Peru’s Fight For Water

Peru’s 13-year economic expansion is attributed largely to the country’s mining resources. High prices for precious metals have sent export earnings soaring and pushed growth rates to historic highs. Over the next decade, $50 billion in new mining investments are planned. So far, only 10 to 12 percent of the potential mining area has been explored. The inflow of multi-billion dollar investments has given transnational mining companies a huge influence over the country’s future. But the rewards from mining are not permanent as most mines last only about 20 years.

Mining has also become a threat to Peru’s water sources and may threaten future agricultural development and permanently damage life in the Andes.

Increasingly, Peru’s social organizations are saying that water must take precedence over mining. In the last year, their protests have temporarily halted a number of mining projects because of the negative effects on water availability, including Southern Copper’s $1 billion Tia Maria copper mine project near Arequipa; Bear Creek Mining Corp. of Canada’s Santa Ana $51 million silver mine, Puno; and Southern Copper’s $800 million expansion of the Toquepala copper mine, Tacna.

The February 9 March of the Water protest—mostly peasant farmers from the Andes region—wrapped up a month-long march from the mining region of Cajamarca to Lima where they presented a legal project aimed at banning mining in water source areas. Peru’s pro-water movement is also demanding tougher government control over mining and the implementation of effective public consultation procedures. A new public consultation law, passed last year, has yet to be implemented and protesters want new mine activities to wait until the law is in force. They also want a review of current mining concessions.

Over the years, the rights of local Andean communities have been trampled by centralized project approval and less than adequate environmental enforcement. Those living in Peru’s mining areas are among Peru’s poorest. After 20 years of unregulated mining growth there has been little change in the rates of poverty, nutrition and illiteracy in mining areas where the local population must also suffer the health effects from cyanide and mercury pollution.

During a recent Congressional Forum titled “Water, Biodiversity and Mining,” Congressperson Jorge Rimarachin Cabrera, representing Cajamarca, called for a reorientation of Peru’s economy away from raw material exports. In 2011, mineral exports totaled $27.4 billion, accounting for 59 percent of Peru’s total export earnings of $46.3 billion.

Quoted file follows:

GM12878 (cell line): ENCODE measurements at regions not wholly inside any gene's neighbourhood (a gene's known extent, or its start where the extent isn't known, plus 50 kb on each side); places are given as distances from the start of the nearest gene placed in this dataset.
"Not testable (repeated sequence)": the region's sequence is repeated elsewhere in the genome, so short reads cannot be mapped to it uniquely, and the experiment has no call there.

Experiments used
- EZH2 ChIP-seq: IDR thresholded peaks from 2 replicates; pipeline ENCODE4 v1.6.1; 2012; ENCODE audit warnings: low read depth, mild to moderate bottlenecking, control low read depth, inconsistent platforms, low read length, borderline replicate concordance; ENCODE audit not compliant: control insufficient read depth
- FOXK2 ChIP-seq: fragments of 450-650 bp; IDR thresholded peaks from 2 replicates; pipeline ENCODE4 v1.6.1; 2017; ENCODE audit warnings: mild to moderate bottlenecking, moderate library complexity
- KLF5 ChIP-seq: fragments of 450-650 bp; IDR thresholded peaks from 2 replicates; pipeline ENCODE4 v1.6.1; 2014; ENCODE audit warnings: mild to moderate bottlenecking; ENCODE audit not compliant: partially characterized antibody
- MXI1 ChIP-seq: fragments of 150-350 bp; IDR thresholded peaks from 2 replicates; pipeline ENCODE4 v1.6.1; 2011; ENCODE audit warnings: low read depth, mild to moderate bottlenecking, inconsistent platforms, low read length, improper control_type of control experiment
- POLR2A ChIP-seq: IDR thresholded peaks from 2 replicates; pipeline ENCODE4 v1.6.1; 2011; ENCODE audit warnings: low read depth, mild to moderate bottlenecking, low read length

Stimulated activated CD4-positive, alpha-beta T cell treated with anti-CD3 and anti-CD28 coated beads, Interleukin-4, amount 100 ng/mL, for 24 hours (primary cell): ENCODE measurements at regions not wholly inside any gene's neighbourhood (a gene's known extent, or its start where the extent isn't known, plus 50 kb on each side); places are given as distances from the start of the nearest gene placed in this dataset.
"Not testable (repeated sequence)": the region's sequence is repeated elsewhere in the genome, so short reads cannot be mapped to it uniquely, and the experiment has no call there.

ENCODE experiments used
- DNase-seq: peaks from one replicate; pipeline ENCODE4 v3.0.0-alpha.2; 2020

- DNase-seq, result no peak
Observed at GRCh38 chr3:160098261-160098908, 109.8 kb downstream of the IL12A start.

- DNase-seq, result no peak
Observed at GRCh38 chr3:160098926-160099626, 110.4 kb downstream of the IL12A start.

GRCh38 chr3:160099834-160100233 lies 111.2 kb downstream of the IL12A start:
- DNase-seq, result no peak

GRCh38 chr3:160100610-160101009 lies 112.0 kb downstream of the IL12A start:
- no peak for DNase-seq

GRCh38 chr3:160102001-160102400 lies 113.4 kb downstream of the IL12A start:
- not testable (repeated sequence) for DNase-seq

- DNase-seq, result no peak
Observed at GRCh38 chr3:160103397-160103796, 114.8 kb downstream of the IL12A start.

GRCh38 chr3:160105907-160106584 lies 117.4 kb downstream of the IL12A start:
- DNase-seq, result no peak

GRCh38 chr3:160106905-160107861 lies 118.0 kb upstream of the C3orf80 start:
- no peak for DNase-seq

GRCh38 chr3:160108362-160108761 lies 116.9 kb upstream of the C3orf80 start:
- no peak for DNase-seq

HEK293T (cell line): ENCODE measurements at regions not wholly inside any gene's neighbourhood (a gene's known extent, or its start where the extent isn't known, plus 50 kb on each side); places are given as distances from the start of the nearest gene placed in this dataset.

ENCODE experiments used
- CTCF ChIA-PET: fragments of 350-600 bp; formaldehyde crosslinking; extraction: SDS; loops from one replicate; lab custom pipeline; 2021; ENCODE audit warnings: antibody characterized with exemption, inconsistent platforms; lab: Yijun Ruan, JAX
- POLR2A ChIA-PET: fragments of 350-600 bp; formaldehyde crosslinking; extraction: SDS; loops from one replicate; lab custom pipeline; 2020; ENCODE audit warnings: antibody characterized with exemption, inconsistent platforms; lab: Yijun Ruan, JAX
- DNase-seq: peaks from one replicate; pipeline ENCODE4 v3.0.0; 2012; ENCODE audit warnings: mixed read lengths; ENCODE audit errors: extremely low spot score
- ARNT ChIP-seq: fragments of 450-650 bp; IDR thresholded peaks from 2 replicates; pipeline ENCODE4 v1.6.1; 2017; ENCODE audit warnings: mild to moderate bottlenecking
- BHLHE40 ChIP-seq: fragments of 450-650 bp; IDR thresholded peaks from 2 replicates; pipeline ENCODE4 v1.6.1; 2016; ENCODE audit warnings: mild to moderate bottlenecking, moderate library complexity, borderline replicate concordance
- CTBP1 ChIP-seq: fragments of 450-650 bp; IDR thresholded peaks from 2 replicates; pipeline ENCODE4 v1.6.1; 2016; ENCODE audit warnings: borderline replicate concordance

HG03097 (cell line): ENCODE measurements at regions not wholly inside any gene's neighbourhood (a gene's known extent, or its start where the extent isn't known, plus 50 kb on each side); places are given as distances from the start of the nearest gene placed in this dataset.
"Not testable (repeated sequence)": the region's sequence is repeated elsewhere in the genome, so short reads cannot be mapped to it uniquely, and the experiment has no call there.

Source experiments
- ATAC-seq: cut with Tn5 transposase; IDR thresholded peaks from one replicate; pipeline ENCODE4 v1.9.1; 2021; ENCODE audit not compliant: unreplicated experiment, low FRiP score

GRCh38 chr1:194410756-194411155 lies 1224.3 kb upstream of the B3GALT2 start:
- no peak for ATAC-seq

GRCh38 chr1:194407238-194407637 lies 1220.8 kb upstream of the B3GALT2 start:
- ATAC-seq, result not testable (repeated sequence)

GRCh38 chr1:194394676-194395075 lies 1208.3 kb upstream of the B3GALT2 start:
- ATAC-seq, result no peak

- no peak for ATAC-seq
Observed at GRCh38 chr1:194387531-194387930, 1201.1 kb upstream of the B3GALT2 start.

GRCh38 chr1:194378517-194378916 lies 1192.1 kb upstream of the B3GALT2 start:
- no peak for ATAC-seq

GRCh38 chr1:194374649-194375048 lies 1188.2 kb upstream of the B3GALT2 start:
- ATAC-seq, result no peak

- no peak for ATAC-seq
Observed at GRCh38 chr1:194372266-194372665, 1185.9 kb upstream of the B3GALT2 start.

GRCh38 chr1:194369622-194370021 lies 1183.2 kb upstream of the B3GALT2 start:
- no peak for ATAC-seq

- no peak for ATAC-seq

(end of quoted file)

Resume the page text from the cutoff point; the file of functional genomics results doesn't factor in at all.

President Alberto Fujimori (1990-2000) privatized Peru’s mining industry in the early 1990s, opening the way for new mining concessions under extremely favorable conditions. Companies pay a 30 percent income tax on their profits, but because of tax deductions, the resulting income is meager. And tax stabilization accords allow corporations to block future government tax increases for periods of 10 to 15 years. (The tax breaks are guaranteed by the Peruvian constitution.)

Fujimori-Era Mining Laws Under Attack

The Fujimori-era mining program soon put Peru on the mining investment hot list. Mines now cover 25 million hectares (61.7 million acres) of land in Peru and projects have expanded out of the Andean mountains to Peru’s coast and into the Amazon jungle. Critics say the growth of the mining industry has been chaotic and disorganized, while government regulation has been weak. Sergio Sanchez of the nongovernmental organization GRUFIDES, which has been analyzing the mining situation in Peru for many years, stresses that changes are long overdue: “If you realize what’s going on in Peru, the legal framework has been overwhelmed. It can’t continue. The mining law can’t continue, the water resource law can’t continue.”

Plans to put Peru’s largest foreign investment ever—the $4.8 billion Conga gold and copper mine, in northern Peru’s Cajamarca region—has brought the mining conflict to Peru’s new president, Ollanta Humala, who campaigned as a leftist likely to take on mining interests once elected, but compromised his policies by agreeing to a more neoliberal road map.

Anger at Humala’s flip-flop on mining has become a factor in rising tensions in Cajamarca Department, a historically conflicted mining region of 1.4 million. Some 47 percent of Cajamarca area has been concessioned for mining development.

Communities in Cajamarca have a history of disputes with area mining projects. In 2004, a protest by area peasant farmers and students halted a similar project by the same corporations at Cerro Quilish, which would have affected the water supply for the city of Cajamarca.

The Conga open pit mine will destroy four high altitude Andean lakes and replace them with reservoirs. Earth from the mine project will be dumped into two of the destroyed natural lakes. Critics of the project contend the mine will have effects on the entire water system in the area. The project is located in the headwaters region of five rivers.

Social organizations mobilizing to oppose Conga vow that it will never go forward. The first protests broke out in November 2011. On November 29, 19 persons were shot and injured. The government ordered a temporary halt to construction of the mine, but efforts to halt the protest through dialogue failed.

Peru’s Left Confronts The President They Elected

The inability of the Humala cabinet to agree on whether to impose a state of emergency led to the resignation of half the president’s cabinet in December 2011. Humala accepted the resignation of his former campaign manager and head of the cabinet, Solomon Lerner, and quickly appointed former Lieutenant Colonel Oscar Valdes, who was serving as Interior Minister.